The Government Accountability Office (GAO) has just reported that “improper payments” (that is fraud and abuse) are up to $124. 7 billion in 2014 from $105.8 billion in 2013. Most of this is Medicare and Medicaid:
The almost $19 billion increase was primarily due to the Medicare, Medicaid, and Earned Income Tax Credit programs, which account for over 75 percent of the government-wide improper payment estimate. Federal spending in Medicare and Medicaid is expected to significantly increase, so it is critical that actions are taken to reduce improper payments in these programs.
I have previously suggested that a solution to Medicare and Medicaid overpayments is to give patients more control of the dollars spent on their behalf, and share savings with them.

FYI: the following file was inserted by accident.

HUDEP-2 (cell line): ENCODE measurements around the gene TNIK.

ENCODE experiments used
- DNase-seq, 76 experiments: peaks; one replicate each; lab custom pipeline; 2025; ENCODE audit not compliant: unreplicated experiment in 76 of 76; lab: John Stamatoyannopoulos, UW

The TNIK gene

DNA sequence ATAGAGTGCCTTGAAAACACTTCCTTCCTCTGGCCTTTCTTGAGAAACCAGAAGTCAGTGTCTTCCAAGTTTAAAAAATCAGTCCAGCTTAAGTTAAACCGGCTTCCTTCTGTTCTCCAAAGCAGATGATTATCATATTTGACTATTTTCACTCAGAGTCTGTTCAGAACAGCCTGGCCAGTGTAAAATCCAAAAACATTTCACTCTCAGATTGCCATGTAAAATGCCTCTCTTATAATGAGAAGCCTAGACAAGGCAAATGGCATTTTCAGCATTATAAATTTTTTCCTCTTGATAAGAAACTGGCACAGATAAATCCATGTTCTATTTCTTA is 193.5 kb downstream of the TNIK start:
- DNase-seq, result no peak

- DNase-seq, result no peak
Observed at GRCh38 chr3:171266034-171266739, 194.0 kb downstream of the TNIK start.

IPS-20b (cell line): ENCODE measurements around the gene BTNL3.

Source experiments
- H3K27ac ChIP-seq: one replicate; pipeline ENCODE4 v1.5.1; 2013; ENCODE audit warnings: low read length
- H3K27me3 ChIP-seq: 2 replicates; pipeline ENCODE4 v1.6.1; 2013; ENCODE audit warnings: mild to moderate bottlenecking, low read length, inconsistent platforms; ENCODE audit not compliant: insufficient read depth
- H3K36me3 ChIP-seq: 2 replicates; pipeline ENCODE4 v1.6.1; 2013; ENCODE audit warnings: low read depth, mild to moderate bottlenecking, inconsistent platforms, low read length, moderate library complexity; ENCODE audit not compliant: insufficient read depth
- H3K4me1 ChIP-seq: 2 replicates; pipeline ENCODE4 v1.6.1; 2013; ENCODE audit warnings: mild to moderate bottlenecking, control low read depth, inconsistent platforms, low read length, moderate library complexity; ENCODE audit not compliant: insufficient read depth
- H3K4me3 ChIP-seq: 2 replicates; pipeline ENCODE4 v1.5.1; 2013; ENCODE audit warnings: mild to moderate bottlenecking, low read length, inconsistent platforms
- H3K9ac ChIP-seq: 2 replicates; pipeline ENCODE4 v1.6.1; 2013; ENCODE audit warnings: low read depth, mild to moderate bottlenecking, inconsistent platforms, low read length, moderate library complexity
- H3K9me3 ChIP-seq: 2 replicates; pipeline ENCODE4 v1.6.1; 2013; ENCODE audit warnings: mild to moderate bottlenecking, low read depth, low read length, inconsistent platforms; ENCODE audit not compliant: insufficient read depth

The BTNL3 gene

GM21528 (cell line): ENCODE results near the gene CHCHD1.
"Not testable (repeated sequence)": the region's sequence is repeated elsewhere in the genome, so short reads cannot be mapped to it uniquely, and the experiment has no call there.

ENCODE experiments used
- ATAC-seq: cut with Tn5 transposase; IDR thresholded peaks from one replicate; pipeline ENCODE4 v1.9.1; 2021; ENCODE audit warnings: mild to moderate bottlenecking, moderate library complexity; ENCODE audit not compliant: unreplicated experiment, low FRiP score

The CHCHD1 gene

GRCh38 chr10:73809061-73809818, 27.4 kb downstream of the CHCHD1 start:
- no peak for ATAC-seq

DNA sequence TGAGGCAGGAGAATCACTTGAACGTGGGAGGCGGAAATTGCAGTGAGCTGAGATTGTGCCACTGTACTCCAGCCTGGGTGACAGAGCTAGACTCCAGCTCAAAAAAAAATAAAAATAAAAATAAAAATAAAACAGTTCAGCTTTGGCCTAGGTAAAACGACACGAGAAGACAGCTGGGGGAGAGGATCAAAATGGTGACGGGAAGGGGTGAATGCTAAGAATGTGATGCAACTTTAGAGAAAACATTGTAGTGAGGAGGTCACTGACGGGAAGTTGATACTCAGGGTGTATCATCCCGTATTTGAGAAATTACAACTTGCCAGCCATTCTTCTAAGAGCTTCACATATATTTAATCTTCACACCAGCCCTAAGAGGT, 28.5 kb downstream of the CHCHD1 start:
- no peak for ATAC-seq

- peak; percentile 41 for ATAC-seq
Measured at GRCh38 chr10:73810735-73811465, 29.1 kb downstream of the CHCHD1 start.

With respect to the Earned Income Tax Credit, those improper payments are often used as evidence that a more general tax credit to finance individuals’ health spending would be similarly problematic. That is likely true for Obamacare tax credits, which are a very confusing calculation. However, a universal, refundable tax credit would be easier to govern.